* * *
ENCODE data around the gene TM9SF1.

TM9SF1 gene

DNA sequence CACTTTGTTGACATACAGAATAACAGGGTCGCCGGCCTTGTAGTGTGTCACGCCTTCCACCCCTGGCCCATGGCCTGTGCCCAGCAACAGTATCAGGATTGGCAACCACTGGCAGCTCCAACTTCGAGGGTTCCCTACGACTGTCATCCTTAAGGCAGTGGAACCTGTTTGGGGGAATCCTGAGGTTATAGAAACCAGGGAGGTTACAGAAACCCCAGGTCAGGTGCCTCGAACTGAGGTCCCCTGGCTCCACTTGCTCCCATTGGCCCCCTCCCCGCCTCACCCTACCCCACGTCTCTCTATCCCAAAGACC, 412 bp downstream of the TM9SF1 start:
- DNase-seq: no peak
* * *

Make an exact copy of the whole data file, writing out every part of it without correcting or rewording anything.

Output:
ENCODE data around the gene TM9SF1.

TM9SF1 gene

DNA sequence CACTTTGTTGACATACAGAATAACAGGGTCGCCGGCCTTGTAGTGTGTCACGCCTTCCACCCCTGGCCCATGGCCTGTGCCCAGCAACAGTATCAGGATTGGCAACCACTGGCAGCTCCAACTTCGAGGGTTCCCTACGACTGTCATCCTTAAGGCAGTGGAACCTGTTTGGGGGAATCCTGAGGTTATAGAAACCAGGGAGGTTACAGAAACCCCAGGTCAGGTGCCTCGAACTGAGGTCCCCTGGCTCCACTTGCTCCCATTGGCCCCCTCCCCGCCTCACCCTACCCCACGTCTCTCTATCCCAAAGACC, 412 bp downstream of the TM9SF1 start:
- DNase-seq: no peak